Honestly, I did. (Or at least make a living as a writer.)
Looking back from the vantage point of nearly 50 years, I probably needed to believe it. I was back from Vietnam and desperately needed something to hold on to. Still, it was a mistake, because I never took steady employment seriously. I lived from hand to mouth well into middle age until I realized that I was not going to be a rich and famous writer, that I wasn’t even going to make a living as a writer. Unfortunately, by this time I had a history of only staying at a job for a few years and all the jobs I did work were dead-end jobs.
So, don’t make that mistake.
Another mistake writers make is when they submit their work. A lot of aspiring writers don’t read, or if they do read they don’t follow, the submission guidelines. I often made this mistake when I was a young aspiring writer. I would be so full of creative optimism that I just had to get that story in the mail (snail mail) as soon as possible and guidelines be damned.
Now that I’m a crusty old editor, if I sense a writer has not followed the guidelines I don’t even read the submission before boomer ranging it back.
So don’t make that mistake.
One mistake that I did not make was to believe that since I could write a letter, there was no Internet, I could write a publishable short story. I read so many stories (and novels), so many back issues of magazines that had stories in them of my favorite authors, I read so many books on how to write short stories, I went back to school when I was middle-age and got my BA in fiction writing and my MFA in fiction writing…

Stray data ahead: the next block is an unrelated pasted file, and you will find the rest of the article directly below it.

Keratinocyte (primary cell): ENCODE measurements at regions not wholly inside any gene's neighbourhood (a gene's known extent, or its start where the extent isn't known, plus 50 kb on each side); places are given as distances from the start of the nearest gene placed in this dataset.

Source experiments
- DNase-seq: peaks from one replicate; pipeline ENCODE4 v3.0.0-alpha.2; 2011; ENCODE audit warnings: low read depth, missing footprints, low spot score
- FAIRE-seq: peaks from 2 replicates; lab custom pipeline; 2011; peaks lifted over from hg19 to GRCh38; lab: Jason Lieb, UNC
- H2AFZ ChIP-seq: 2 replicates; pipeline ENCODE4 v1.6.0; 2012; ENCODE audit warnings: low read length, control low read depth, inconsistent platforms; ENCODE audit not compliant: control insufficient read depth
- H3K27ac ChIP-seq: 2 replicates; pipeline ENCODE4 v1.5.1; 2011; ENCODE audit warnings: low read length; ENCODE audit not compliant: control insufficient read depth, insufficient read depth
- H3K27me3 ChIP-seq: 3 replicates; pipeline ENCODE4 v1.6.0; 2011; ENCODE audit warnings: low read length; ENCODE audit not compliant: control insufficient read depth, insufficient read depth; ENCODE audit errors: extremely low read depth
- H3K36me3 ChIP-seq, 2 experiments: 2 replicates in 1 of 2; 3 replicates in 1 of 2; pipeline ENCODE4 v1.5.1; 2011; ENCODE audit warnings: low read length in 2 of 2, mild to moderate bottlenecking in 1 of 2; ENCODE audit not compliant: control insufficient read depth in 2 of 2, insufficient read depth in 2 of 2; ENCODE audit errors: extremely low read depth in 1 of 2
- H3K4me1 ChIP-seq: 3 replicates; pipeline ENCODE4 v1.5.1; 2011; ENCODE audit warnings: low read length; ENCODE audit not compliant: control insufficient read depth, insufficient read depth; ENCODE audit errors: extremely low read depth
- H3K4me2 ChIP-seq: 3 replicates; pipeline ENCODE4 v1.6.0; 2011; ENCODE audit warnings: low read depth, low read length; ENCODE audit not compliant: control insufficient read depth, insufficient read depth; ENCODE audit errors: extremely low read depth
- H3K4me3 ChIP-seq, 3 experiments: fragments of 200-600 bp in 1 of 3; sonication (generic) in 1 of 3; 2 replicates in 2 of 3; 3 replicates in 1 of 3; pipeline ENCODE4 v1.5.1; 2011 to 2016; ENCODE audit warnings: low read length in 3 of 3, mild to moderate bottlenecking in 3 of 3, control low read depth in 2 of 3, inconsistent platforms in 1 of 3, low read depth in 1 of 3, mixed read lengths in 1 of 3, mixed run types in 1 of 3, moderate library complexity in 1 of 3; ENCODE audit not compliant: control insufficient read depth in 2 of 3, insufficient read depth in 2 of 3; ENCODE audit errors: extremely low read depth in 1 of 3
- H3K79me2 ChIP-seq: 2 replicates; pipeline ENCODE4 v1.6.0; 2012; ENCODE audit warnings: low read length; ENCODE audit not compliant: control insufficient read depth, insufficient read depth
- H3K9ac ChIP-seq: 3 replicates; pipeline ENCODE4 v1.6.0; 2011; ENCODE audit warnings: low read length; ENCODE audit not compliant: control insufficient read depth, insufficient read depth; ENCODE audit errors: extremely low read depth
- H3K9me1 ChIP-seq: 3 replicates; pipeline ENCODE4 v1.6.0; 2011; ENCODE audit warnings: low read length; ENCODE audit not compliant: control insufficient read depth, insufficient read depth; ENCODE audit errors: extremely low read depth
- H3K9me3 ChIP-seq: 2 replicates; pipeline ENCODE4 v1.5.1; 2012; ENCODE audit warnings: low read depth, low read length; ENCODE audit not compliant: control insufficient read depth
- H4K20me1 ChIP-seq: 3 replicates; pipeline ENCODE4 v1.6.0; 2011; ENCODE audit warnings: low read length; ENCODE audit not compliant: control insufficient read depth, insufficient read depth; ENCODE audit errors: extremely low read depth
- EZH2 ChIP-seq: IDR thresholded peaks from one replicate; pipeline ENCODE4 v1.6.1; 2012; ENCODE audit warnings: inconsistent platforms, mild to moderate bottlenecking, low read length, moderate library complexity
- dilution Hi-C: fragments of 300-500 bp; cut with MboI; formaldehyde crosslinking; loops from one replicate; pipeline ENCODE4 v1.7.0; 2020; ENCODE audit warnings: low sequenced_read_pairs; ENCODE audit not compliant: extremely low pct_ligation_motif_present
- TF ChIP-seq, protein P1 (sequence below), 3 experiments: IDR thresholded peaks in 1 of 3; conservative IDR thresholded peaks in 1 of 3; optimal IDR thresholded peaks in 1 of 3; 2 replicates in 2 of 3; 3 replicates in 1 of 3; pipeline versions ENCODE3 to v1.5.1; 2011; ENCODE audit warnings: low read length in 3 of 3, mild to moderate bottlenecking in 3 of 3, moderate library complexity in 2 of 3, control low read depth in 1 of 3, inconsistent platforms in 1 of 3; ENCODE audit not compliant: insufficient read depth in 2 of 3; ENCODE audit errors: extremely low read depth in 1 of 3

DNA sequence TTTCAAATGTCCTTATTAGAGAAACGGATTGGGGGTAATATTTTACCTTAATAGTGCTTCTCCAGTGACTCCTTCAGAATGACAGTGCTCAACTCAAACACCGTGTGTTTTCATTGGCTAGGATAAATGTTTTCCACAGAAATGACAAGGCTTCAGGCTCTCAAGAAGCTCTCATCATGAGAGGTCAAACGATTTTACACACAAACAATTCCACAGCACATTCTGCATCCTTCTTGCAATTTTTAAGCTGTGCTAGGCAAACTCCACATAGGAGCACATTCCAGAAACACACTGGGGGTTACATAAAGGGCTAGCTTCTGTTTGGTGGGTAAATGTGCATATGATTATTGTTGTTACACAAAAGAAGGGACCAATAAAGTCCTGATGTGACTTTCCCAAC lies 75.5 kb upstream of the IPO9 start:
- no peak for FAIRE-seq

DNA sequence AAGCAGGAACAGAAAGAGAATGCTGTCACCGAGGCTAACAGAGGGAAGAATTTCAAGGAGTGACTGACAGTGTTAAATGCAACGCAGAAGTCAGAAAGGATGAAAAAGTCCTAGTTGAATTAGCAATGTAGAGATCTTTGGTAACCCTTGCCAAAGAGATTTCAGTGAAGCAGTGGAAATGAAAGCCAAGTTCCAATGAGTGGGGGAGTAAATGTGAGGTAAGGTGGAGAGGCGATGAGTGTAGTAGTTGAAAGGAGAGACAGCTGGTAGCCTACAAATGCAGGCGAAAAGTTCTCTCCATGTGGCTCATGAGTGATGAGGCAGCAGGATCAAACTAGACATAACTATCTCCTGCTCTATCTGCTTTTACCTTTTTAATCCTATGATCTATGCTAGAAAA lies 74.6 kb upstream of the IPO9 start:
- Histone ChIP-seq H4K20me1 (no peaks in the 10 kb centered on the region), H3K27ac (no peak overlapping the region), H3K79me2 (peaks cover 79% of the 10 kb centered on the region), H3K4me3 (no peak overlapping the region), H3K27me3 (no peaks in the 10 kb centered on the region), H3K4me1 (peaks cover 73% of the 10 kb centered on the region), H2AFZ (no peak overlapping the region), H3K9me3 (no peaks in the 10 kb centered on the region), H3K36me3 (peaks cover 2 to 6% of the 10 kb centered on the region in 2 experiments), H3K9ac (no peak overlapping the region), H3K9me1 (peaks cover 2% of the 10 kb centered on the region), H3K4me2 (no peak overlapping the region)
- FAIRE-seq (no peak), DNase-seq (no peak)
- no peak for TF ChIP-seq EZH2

Well, you get the point. I studied my craft.
During my ten or so years as an online editor, I’ve read submissions that were so poorly written they baffled me. The person knew nothing about craft, story or writing.
So don’t make that mistake.
And I would like to address another mistake writers make. They don’t keep writing. No matter how many set backs you suffer you should never stop writing. Now you just can’t write blindly. You have to study your craft. You have to be pro-active in finding outlets for your work. You have to have a relatively secure income to survive on. You have to live your life the best you can. You have to live it up in order to write it down.
But don’t stop writing.
If you do all these positive things, the odds are in your favor that you will achieve some level of success. But you have to keep writing.
“I would have been a great writer, but the chairs in the library were too hard.”–Anonymous.
Hello hello hello, my brother and sister readers and writers of erotic flash fiction from all over the world! This is the Old Soldier reporting for duty. It’s an ovecast day in Pittsburgh. This morning the high was in the 50s but the temperature will fall all day long until it’s in the 30s tonight. And we might get rain some time today.
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This is the Old Soldier reporting for the Pittsburgh Flash Fiction Gazette, a blog of art, culture, creative writing, local interests and sex.